The centerpiece of the Grimani palace is the Tribuna – a room that once housed dozens of statues and busts, the most beautiful of the Grimani collection. The room is unique in Venice, as it was inspired by the ancient Roman domus mixing roman style with the cultural climate of the Renaissance. Embellished with ancient and precious marbles such as yellow alabaster, green serpentine and red porphyry – from the eastern Mediterranean where the doge Antonio Grimani made his fortune as a spice merchant and military – the space was conceived as a spectacular reception hall, where part of the family collection was exhibited.
Grimani Family and their Collection
The story of the Grimani collection began with the death of Domenico Grimani (1461 – 1523) – the Venetian Cardinal and son of the doge Antonio. Domenico has accumulated valuable antiquities during his life in Rome – his workers found many ancient statues while building his villa and working in his vineyards located on the Quirinal – there were vineyards in Rome at this time as the city had lost many inhabitants in the Middle Ages. Stricken by an illness in the Roman summer of 1523, Domenico Grimani composed his last will: at his death, a collection of Flemish paintings and some 20 classical sculptures in storage in Venice were to become property of the state.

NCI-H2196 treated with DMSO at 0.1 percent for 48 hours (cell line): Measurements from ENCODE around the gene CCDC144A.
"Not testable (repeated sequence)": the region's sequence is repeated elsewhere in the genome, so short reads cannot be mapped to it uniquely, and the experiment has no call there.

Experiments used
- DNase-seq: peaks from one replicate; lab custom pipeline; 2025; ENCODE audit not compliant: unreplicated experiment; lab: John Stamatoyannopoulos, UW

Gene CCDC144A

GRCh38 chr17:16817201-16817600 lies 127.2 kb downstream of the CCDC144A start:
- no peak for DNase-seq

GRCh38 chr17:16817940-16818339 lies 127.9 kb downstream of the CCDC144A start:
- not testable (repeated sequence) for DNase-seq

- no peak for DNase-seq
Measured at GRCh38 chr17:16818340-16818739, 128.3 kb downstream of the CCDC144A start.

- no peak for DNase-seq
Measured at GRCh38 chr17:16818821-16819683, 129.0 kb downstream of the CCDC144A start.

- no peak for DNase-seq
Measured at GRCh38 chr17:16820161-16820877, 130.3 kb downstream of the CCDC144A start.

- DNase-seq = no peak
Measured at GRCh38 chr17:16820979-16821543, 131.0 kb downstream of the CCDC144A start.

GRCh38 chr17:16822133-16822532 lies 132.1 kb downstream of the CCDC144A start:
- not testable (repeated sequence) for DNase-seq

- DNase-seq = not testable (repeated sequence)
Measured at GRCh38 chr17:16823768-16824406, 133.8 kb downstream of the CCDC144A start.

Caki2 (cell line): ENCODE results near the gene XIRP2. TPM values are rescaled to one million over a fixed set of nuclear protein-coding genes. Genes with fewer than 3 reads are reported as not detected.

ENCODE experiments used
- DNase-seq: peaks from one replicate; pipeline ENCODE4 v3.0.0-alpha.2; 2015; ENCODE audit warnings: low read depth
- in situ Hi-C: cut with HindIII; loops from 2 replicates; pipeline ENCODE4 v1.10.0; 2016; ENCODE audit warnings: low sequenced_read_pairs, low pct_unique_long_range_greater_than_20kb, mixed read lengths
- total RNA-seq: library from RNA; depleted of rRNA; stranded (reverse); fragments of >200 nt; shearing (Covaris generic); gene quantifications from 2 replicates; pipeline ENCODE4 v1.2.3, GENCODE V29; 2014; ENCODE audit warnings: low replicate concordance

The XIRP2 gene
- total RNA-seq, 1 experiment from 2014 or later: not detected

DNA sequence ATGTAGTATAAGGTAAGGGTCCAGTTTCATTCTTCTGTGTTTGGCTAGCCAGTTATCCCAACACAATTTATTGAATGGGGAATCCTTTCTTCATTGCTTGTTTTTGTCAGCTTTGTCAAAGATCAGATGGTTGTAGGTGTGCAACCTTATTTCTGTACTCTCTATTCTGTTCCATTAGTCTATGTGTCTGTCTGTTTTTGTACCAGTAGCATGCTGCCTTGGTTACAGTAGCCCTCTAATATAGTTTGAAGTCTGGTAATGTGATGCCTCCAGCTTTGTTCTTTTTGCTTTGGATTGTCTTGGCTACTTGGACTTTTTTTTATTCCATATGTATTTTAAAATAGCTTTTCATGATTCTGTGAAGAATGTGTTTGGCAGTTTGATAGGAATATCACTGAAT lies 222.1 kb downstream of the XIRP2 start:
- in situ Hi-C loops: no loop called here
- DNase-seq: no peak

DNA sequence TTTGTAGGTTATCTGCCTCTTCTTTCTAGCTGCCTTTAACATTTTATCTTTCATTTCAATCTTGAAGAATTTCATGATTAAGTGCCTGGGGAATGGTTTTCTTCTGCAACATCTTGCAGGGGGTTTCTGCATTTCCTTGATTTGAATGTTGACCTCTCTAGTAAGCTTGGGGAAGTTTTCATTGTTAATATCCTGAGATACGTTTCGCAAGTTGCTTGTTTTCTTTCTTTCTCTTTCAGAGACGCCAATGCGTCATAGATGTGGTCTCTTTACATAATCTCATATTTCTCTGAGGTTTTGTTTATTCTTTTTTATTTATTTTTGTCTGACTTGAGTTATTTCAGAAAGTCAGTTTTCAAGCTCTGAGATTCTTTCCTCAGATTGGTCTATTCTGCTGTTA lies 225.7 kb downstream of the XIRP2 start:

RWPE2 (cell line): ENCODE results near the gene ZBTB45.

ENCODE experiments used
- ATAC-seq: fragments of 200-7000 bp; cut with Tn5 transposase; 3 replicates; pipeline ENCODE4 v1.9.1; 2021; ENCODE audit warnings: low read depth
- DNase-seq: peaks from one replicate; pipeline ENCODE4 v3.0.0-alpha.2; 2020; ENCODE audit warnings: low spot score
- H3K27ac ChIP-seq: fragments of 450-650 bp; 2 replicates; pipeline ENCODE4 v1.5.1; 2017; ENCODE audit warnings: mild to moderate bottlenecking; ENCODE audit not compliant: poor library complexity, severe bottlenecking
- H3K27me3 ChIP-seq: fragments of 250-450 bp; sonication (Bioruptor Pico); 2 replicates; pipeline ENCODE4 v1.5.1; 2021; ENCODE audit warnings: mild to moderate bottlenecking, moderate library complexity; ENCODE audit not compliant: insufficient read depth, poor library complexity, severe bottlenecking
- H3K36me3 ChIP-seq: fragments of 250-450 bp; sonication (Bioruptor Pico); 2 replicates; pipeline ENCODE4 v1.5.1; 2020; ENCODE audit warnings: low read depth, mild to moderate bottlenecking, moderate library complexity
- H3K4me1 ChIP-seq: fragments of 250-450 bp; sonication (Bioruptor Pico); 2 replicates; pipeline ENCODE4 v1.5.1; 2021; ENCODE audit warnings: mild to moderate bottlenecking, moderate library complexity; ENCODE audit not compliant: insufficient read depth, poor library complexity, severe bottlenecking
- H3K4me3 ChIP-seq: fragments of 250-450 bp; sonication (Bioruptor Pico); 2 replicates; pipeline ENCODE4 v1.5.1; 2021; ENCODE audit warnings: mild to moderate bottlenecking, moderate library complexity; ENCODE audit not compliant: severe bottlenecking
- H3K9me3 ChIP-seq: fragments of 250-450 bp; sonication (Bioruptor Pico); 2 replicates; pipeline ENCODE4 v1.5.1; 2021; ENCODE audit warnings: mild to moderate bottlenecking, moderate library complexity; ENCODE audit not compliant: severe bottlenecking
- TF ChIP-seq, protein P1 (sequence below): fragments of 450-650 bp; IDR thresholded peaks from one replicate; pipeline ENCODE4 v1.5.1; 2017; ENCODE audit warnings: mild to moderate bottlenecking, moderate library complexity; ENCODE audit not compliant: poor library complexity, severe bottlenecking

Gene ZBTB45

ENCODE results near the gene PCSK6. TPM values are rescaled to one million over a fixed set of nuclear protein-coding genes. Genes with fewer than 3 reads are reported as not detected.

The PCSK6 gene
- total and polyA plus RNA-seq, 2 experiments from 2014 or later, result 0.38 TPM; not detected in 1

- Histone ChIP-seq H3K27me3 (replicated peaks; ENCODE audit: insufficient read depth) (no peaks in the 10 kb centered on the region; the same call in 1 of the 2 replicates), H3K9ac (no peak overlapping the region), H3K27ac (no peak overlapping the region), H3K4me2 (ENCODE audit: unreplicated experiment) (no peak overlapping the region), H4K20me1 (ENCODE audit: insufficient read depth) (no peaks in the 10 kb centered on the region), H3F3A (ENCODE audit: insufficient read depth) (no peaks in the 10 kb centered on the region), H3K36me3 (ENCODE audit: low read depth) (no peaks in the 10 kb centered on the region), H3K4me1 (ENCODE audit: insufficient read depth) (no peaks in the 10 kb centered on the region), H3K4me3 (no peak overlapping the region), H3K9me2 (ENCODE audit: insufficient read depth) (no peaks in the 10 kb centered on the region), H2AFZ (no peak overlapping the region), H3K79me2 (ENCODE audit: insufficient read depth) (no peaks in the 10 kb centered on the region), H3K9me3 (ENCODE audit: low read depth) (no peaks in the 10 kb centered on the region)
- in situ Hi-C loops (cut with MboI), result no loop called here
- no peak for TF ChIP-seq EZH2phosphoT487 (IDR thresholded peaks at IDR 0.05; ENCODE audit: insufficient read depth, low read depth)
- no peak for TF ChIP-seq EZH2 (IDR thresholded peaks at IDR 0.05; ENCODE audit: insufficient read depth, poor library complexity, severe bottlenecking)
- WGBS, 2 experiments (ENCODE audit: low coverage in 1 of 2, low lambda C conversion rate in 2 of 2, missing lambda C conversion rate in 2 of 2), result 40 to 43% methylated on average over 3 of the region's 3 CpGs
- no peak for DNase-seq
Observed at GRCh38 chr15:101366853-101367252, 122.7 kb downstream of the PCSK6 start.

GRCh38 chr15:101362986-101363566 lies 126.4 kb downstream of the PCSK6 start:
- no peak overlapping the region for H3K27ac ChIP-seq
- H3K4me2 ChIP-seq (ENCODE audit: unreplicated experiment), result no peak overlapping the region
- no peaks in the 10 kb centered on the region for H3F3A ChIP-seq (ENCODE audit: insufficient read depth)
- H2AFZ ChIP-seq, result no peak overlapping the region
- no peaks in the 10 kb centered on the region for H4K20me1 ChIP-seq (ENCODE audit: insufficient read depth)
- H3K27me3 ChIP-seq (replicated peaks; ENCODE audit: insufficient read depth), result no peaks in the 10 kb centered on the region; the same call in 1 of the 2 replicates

These paintings and antiquities had to be arranged in a room in the donor’s honor. This first collection remained in the Palazzo Ducale until 1586, when antiquities were entrusted to Giovanni Grimani, the Patriarch of Aquileia, pending the completion of the new public museum. A few months later, following the example of his illustrious uncle, Giovanni has decided to donate his own collection of 150 antiquities to the state. So, the collection was first started by Domenico Grimani and was subsequently extended by one of his four nephews – Giovanni.